The Supreme Court Larger Bench in Civil Appeal No. 2289-2293 of 2021 has held that the secondment of employees by an overseas group company (OGC) to an Indian company is liable to service tax based on a detailed analysis of the agreements and applying the principle of ‘substance over form’.
Facts and issue
The taxpayer entered into agreements with its group companies located outside India to provide general back office and operational support to such group companies. To provide the aforementioned services and assist in the business, the group entities provided certain technical personnel to the taxpayer. The group companies select the employees who are seconded to the taxpayer under an agreement for a temporary period. During the term of secondment, the taxpayer has control over the seconded employees and is responsible for their work. The employees continue to be on the payroll of the group companies for the purpose of continuation of social security, retirement and health benefits.
However, for all practical purposes, the taxpayer is the employer. The overseas group company pays remuneration to the seconded employees and claims reimbursement from the taxpayer. The letter of understanding issued to the seconded employee specifies that the tenure with the taxpayer is an assignment, and repatriation would be in accordance with the global mobility repatriation policy. The seconded employees file income-tax returns and contribute to the provident fund in India. Moreover, the taxpayer issues prescribed forms to the seconded employees as provided under the Income-tax Act, 1961. Revenue authorities sought to recover service tax on the amounts paid to the overseas group companies for providing ‘manpower recruitment and supply agency services’ to the taxpayer. The issue before the Supreme Court was whether the overseas group companies, with whom the taxpayer had entered into secondment agreements, provides manpower services to the taxpayer.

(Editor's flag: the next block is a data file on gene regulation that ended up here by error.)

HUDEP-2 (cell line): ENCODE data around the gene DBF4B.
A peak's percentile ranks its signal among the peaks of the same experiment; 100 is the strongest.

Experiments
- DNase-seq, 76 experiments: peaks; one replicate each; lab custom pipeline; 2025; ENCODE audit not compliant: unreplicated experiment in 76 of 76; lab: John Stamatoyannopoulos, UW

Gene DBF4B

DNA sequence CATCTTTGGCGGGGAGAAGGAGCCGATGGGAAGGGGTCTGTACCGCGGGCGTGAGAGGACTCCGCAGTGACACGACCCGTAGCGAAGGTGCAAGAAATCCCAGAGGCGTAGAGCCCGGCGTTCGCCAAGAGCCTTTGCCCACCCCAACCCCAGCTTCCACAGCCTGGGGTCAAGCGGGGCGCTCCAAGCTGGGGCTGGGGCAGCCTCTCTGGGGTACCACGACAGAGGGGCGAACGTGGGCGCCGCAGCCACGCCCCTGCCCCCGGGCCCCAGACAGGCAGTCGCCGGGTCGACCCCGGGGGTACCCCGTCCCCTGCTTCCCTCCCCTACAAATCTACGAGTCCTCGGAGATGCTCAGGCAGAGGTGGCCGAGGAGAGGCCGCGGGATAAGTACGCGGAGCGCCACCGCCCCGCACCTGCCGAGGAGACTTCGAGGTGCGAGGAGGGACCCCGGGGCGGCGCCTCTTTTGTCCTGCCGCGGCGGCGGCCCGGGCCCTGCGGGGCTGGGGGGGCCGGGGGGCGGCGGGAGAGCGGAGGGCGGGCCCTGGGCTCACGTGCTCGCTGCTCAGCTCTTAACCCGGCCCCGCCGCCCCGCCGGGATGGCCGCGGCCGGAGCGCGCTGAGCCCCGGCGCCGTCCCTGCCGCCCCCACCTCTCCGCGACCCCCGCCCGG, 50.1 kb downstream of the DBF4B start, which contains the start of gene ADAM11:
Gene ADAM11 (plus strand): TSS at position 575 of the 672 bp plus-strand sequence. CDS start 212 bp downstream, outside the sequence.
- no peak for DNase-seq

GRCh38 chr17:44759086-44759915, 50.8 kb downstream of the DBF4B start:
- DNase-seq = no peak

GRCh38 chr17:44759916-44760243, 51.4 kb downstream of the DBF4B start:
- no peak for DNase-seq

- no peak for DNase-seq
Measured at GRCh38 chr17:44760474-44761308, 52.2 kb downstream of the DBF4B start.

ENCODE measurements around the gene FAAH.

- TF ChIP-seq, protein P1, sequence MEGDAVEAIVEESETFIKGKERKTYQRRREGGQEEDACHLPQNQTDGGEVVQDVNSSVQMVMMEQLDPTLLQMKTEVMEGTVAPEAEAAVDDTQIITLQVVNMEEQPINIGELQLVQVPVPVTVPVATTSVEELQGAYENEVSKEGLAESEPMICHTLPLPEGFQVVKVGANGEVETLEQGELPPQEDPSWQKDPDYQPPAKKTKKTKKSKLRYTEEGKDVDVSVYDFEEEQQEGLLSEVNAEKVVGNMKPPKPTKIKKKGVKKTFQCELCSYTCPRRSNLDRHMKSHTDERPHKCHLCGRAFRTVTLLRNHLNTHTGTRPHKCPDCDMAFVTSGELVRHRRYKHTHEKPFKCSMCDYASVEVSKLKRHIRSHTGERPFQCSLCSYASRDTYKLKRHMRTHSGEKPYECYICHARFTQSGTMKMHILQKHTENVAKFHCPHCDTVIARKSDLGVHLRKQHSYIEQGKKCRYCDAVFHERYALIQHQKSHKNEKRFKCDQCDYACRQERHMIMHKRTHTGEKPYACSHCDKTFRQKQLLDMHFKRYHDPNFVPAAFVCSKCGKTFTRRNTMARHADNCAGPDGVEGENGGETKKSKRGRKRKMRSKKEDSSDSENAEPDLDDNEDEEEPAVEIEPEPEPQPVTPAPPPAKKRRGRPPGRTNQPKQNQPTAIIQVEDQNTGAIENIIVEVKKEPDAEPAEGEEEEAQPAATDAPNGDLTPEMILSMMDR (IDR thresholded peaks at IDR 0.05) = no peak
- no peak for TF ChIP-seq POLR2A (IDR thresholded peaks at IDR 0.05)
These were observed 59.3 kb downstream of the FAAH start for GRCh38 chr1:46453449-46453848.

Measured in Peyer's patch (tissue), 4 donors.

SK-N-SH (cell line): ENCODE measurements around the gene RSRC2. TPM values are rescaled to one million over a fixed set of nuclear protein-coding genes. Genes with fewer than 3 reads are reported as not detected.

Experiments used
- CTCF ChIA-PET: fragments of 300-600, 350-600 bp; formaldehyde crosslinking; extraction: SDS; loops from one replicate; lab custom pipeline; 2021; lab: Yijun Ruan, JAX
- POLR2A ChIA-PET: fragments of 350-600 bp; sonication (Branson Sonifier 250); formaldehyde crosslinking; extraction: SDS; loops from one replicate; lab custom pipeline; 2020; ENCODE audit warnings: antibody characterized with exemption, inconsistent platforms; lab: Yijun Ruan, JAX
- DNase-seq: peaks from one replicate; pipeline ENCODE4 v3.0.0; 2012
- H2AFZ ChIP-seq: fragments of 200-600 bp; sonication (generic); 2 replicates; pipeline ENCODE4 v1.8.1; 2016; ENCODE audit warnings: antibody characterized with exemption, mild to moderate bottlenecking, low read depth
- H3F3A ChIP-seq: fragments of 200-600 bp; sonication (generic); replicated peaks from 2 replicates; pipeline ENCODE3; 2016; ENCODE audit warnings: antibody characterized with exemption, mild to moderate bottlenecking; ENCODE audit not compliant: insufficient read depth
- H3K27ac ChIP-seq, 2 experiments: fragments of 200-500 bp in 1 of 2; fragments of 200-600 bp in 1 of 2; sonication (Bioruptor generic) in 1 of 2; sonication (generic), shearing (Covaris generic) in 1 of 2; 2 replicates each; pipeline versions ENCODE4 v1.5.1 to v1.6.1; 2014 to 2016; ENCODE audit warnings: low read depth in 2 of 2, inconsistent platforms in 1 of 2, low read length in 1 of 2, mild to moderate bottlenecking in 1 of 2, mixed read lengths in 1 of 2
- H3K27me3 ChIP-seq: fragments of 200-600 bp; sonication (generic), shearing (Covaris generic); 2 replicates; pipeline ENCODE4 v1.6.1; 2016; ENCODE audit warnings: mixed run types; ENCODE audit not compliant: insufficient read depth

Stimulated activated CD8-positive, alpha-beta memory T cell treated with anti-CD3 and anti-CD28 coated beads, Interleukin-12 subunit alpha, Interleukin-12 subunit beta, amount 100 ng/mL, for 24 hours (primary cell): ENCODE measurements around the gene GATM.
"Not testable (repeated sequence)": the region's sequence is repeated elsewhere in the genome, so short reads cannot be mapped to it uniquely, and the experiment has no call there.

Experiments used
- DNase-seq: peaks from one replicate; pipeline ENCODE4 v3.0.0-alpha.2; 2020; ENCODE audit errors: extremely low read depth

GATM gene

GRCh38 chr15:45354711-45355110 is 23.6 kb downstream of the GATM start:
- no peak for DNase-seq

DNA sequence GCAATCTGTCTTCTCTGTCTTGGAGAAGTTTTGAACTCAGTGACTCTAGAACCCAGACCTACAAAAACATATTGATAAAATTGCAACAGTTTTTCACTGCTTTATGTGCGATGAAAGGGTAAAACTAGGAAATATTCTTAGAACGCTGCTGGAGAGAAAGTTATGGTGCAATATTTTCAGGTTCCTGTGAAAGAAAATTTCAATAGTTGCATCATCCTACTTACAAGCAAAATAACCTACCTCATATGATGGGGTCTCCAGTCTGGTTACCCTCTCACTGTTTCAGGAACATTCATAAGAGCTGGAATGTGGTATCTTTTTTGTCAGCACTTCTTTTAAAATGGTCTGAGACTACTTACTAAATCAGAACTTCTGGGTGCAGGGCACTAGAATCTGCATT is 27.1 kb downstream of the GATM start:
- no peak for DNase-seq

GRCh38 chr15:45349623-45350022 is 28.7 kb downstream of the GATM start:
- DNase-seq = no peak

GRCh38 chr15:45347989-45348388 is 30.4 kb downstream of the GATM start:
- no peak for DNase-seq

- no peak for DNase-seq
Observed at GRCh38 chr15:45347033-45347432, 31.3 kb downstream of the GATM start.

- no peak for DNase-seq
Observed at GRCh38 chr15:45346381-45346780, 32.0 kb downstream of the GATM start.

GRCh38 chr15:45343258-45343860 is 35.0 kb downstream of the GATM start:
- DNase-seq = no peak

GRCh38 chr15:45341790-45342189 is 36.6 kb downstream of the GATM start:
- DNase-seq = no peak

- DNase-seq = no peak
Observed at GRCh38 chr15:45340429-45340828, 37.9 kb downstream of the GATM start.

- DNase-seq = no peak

Supreme Court’s decision:The Supreme Court holds that, regarding employees seconded to the taxpayer for the duration of secondment, the taxpayer was the recipient of manpower recruitment and supply services from the overseas group companies. However, the Supreme Court also holds that invocation of the extended period of limitation is not tenable. Upon a review of the previous judgment in Sushilaben Indravadan Gandhi v. New India Assurance Co. Ltd., the Apex Court held that there no one single determinative test, but that what is applicable is “a conglomerate of all applicable tests taken on the totality of the fact situation in a given case that would ultimately yield, particularly in a complex hybrid situation, whether the contract to be construed is a contract of service or a contract for service.
Depending on the fact situation of each case, all the aforesaid factors would not necessarily be relevant, or, if relevant, be given the same weight.” Taking a cue from the above observations, while the control over performance of the seconded employees’ work and the right to ask them to return, if their functioning is not as is desired, is with the assessee, the fact remains that their overseas employer in relation to its business, deploys them to the assessee, on secondment. Secondly, the overseas employer- for whatever reason, pays them their salaries. Their terms of employment – even during the secondment – are in accordance with the policy of the overseas company, who is their employer. Upon the end of the period of secondment, they return to their original places, to await deployment or extension of secondment.
The conclusions of the Apex Court are based on the following observations.
Nature of service provided by the group companies
The crux of the issue is the taxability of the cross-charge, which is primarily based on who should be reckoned as an employer of the secondee, the Indian company or the overseas entity. In this regard, the Supreme Court refers to the principles established by the court. The court has relied on the principle of ‘substance over form’ and held that the ‘cardinal principles of interpretation of documents, is that the nomenclature of any contract, or document, is not decisive of its nature’. The overall effect of the agreements clearly points to the fact that the overseas group company has a pool of highly skilled employees who are entitled to a salary structure as well as social security benefits. Considering their expertise and specialisation, these employees are seconded or deputed to the group entities for use of their skills.